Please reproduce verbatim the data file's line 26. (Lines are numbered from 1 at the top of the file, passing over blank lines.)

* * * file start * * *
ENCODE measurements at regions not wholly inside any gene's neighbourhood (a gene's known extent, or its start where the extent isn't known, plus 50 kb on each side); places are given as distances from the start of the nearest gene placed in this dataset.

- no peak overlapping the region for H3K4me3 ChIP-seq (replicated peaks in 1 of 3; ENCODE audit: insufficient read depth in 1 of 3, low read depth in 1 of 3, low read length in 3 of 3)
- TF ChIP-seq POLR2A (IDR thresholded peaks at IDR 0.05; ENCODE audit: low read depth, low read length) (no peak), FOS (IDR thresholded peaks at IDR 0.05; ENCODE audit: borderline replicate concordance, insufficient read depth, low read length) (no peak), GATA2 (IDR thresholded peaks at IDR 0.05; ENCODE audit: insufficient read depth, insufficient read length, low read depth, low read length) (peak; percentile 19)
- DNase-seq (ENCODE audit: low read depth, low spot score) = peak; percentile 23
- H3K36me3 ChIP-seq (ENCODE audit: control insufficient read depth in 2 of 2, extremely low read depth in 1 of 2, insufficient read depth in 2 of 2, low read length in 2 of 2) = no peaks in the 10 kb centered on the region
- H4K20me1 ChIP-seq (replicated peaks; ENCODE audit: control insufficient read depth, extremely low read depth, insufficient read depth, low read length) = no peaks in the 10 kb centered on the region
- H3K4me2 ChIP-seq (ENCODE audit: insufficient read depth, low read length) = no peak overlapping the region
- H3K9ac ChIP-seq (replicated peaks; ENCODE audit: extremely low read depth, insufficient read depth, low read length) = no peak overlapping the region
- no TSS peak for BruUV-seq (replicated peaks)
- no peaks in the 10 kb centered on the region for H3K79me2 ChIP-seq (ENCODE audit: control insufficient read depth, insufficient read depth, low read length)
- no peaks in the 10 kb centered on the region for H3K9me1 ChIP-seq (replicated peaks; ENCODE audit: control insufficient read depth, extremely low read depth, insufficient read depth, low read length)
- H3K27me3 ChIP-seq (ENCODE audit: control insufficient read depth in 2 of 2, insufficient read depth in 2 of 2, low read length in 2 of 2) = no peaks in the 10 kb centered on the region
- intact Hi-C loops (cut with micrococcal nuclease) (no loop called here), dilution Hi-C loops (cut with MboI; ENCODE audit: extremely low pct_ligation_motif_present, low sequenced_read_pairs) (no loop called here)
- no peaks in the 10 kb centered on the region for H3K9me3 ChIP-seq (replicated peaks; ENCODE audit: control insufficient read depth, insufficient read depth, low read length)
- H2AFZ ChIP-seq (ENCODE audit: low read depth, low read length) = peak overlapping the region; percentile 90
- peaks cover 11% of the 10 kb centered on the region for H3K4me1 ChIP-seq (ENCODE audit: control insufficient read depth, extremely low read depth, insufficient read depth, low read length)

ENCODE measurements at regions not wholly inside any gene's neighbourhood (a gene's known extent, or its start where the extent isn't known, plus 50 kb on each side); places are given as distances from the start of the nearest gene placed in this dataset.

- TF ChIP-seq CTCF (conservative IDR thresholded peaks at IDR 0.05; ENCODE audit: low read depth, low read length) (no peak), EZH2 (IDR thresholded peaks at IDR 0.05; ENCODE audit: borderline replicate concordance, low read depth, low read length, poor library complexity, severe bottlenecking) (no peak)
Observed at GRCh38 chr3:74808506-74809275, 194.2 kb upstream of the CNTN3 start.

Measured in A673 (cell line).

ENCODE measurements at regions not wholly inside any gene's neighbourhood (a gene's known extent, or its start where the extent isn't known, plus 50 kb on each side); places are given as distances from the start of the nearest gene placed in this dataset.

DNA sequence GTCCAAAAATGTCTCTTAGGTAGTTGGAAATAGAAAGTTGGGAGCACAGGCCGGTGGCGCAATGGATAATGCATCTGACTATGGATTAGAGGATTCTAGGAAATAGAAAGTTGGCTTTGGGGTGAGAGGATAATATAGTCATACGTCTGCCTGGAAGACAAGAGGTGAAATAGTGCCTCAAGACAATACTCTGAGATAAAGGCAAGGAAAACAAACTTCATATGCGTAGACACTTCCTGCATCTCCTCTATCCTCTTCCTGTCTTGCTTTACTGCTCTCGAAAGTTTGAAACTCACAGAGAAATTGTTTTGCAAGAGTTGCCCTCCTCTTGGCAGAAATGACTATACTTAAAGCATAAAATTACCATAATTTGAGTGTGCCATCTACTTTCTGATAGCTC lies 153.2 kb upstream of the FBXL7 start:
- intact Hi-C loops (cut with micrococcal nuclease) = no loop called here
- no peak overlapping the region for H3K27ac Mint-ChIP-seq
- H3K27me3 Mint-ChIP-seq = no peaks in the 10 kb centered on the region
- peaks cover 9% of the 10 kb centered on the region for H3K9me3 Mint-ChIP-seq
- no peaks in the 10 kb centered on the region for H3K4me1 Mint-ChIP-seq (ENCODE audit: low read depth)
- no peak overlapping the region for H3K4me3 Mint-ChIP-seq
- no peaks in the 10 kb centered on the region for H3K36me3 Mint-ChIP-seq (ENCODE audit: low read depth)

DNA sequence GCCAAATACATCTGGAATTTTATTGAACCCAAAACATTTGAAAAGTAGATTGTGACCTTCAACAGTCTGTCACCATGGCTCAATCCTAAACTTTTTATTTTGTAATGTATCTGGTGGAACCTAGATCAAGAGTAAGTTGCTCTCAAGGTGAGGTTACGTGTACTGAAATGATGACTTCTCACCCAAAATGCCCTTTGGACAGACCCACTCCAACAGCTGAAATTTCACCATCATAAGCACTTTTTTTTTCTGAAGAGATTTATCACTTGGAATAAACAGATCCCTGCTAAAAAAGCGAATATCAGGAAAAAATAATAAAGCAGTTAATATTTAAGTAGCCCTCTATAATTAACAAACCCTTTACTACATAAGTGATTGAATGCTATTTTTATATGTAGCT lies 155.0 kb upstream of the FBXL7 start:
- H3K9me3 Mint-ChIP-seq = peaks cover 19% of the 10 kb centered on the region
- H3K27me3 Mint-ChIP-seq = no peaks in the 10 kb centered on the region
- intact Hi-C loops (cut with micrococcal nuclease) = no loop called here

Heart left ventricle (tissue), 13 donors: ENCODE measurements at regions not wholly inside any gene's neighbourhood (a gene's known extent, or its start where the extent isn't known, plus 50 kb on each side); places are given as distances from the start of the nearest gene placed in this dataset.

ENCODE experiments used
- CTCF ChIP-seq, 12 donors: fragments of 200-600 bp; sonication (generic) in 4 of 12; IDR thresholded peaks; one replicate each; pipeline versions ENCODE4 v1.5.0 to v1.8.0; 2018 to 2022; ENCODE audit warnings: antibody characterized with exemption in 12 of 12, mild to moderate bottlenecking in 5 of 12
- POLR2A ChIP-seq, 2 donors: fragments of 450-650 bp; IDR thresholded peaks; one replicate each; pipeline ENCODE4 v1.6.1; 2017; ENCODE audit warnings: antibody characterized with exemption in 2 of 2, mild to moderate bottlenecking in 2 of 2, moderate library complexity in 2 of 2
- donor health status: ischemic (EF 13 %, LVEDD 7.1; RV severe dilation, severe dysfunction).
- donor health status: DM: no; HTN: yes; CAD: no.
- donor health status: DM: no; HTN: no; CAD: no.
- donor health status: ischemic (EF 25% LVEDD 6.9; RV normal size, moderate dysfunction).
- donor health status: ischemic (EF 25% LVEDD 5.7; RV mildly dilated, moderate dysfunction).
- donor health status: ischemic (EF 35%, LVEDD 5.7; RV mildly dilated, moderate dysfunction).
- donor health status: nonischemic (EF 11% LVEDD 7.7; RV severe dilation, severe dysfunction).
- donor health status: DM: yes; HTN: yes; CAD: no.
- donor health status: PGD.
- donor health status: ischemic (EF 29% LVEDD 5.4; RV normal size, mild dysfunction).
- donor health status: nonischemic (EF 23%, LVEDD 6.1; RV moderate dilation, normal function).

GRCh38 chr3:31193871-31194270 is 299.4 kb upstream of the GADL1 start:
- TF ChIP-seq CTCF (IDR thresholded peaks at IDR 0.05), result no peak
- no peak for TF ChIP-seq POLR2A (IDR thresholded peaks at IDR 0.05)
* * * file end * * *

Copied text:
- peaks cover 9% of the 10 kb centered on the region for H3K9me3 Mint-ChIP-seq